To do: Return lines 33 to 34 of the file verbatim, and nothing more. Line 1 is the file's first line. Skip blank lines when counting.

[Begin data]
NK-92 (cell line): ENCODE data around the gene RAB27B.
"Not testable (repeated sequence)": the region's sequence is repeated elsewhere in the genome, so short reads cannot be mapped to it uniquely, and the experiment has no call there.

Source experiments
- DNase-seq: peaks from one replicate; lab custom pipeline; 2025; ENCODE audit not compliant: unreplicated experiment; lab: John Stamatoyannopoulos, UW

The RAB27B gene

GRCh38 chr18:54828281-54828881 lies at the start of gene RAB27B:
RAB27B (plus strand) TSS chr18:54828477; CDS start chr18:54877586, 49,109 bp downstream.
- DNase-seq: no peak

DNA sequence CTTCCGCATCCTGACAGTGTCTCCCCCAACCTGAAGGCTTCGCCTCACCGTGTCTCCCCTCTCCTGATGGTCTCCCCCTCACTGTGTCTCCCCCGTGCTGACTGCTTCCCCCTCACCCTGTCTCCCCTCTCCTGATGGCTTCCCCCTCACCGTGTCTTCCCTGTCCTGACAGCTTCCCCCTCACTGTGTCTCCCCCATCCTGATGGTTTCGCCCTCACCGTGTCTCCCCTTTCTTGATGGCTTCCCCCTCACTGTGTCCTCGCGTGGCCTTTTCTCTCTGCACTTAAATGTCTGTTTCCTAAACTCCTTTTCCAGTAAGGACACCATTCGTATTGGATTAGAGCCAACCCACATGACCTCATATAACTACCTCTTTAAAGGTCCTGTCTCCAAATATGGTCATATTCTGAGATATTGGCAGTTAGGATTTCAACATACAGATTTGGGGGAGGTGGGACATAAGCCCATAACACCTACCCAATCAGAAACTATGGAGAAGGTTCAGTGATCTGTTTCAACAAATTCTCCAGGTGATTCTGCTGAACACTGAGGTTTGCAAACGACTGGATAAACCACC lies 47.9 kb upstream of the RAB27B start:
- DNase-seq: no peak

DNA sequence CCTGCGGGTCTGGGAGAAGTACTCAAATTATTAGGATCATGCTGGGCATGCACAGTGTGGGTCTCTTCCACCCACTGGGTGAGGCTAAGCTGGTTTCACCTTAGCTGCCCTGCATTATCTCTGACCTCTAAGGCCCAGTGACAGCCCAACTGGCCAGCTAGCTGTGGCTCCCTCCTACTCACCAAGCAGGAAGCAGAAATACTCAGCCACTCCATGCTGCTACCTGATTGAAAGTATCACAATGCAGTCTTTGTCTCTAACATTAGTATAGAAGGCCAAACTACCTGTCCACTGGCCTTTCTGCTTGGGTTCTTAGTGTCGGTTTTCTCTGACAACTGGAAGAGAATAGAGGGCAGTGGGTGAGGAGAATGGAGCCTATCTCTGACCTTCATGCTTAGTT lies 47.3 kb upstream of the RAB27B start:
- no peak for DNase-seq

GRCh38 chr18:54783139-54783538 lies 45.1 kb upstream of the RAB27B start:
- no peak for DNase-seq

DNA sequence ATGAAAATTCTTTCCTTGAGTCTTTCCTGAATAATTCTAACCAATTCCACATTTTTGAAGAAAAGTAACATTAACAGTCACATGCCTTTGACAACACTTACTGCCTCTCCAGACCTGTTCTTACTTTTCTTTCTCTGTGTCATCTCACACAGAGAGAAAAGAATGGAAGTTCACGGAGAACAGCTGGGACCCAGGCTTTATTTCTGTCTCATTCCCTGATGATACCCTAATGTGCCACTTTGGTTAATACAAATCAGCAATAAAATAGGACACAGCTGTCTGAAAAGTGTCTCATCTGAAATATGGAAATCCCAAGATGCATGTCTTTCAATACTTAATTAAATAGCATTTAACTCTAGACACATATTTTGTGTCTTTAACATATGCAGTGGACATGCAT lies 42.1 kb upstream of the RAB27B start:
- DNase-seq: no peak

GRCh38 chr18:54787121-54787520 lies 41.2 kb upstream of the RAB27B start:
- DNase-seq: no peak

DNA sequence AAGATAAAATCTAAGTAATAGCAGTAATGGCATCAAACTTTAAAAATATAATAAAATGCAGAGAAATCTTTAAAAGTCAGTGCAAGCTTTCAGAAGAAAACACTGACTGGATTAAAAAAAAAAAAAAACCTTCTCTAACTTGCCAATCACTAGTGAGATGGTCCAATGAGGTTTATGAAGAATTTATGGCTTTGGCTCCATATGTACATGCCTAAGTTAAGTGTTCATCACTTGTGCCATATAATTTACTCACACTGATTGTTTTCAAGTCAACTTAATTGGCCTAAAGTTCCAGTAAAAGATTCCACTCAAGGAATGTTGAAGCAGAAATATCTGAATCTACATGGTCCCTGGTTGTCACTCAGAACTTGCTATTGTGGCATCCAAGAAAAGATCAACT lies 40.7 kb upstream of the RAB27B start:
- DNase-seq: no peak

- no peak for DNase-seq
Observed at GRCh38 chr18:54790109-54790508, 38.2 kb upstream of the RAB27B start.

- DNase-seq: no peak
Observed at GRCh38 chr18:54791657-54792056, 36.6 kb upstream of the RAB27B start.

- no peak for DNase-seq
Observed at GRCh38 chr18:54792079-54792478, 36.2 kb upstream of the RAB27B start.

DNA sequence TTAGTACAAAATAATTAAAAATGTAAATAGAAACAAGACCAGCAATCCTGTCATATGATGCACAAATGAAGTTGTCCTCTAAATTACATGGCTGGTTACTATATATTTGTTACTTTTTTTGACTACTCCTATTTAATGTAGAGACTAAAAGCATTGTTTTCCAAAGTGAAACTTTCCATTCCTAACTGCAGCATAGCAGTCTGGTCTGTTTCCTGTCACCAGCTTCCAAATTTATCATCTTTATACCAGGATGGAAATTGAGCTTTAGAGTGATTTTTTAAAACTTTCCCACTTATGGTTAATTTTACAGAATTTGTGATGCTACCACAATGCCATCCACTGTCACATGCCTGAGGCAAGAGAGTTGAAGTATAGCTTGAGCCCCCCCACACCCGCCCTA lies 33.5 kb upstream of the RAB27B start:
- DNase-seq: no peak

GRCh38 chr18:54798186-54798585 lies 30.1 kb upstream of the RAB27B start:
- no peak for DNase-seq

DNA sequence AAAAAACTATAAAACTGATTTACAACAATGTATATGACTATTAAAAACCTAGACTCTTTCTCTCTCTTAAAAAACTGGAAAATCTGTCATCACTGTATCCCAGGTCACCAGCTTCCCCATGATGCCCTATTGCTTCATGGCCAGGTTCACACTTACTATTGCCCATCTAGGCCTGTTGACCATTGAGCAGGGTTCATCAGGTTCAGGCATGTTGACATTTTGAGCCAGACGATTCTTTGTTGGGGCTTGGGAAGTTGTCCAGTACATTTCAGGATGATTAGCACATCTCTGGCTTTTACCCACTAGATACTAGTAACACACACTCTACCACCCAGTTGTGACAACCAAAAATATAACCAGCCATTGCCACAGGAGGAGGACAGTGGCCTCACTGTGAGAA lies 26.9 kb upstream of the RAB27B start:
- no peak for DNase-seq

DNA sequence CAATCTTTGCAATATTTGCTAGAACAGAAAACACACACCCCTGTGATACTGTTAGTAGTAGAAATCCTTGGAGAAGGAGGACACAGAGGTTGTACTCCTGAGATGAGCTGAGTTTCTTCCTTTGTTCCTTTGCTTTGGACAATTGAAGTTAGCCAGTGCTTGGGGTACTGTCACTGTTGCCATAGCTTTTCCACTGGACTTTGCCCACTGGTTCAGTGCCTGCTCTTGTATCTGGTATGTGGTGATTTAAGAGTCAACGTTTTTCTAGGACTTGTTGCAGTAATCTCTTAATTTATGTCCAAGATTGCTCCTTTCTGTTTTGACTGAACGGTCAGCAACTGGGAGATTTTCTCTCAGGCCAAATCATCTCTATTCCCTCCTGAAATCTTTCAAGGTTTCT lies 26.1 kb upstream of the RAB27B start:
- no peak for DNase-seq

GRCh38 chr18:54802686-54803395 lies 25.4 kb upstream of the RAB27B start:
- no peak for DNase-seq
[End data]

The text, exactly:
DNA sequence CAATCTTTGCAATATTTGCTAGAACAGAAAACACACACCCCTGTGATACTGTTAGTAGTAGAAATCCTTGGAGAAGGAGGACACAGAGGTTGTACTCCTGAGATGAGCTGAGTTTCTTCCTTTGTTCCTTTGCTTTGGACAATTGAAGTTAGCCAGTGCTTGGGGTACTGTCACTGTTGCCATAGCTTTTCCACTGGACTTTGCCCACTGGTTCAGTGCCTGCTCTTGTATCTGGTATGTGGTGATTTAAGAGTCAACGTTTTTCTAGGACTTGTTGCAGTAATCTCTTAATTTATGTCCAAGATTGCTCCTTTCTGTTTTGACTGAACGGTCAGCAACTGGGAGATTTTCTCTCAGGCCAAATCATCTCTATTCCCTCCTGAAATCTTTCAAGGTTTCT lies 26.1 kb upstream of the RAB27B start:
- no peak for DNase-seq